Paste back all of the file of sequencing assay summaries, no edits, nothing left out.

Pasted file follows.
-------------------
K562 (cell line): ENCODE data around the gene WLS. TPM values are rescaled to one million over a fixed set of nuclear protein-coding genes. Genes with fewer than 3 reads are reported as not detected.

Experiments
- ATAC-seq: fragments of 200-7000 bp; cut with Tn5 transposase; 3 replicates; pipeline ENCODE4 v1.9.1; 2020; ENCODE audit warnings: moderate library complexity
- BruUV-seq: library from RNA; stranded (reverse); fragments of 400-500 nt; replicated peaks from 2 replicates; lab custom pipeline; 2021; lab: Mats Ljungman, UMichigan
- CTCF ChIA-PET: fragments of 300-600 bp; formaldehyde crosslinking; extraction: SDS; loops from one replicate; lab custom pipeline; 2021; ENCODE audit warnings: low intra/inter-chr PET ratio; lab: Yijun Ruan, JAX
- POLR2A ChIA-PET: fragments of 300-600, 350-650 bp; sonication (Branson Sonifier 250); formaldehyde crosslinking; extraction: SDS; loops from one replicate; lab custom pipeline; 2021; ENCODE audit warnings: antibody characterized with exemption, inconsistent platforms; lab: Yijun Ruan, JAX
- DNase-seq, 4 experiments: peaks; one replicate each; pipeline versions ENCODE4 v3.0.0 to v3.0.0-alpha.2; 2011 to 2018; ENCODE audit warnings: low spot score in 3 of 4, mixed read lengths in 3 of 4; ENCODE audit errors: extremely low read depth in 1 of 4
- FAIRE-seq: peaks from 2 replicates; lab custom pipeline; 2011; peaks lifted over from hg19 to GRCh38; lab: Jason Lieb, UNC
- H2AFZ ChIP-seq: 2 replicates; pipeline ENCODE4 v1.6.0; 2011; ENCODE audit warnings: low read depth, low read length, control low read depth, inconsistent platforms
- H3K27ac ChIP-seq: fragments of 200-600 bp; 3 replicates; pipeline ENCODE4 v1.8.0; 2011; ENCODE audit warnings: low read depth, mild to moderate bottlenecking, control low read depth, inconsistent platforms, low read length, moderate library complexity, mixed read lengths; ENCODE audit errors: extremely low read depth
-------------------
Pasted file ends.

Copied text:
K562 (cell line): ENCODE data around the gene WLS. TPM values are rescaled to one million over a fixed set of nuclear protein-coding genes. Genes with fewer than 3 reads are reported as not detected.

Experiments
- ATAC-seq: fragments of 200-7000 bp; cut with Tn5 transposase; 3 replicates; pipeline ENCODE4 v1.9.1; 2020; ENCODE audit warnings: moderate library complexity
- BruUV-seq: library from RNA; stranded (reverse); fragments of 400-500 nt; replicated peaks from 2 replicates; lab custom pipeline; 2021; lab: Mats Ljungman, UMichigan
- CTCF ChIA-PET: fragments of 300-600 bp; formaldehyde crosslinking; extraction: SDS; loops from one replicate; lab custom pipeline; 2021; ENCODE audit warnings: low intra/inter-chr PET ratio; lab: Yijun Ruan, JAX
- POLR2A ChIA-PET: fragments of 300-600, 350-650 bp; sonication (Branson Sonifier 250); formaldehyde crosslinking; extraction: SDS; loops from one replicate; lab custom pipeline; 2021; ENCODE audit warnings: antibody characterized with exemption, inconsistent platforms; lab: Yijun Ruan, JAX
- DNase-seq, 4 experiments: peaks; one replicate each; pipeline versions ENCODE4 v3.0.0 to v3.0.0-alpha.2; 2011 to 2018; ENCODE audit warnings: low spot score in 3 of 4, mixed read lengths in 3 of 4; ENCODE audit errors: extremely low read depth in 1 of 4
- FAIRE-seq: peaks from 2 replicates; lab custom pipeline; 2011; peaks lifted over from hg19 to GRCh38; lab: Jason Lieb, UNC
- H2AFZ ChIP-seq: 2 replicates; pipeline ENCODE4 v1.6.0; 2011; ENCODE audit warnings: low read depth, low read length, control low read depth, inconsistent platforms
- H3K27ac ChIP-seq: fragments of 200-600 bp; 3 replicates; pipeline ENCODE4 v1.8.0; 2011; ENCODE audit warnings: low read depth, mild to moderate bottlenecking, control low read depth, inconsistent platforms, low read length, moderate library complexity, mixed read lengths; ENCODE audit errors: extremely low read depth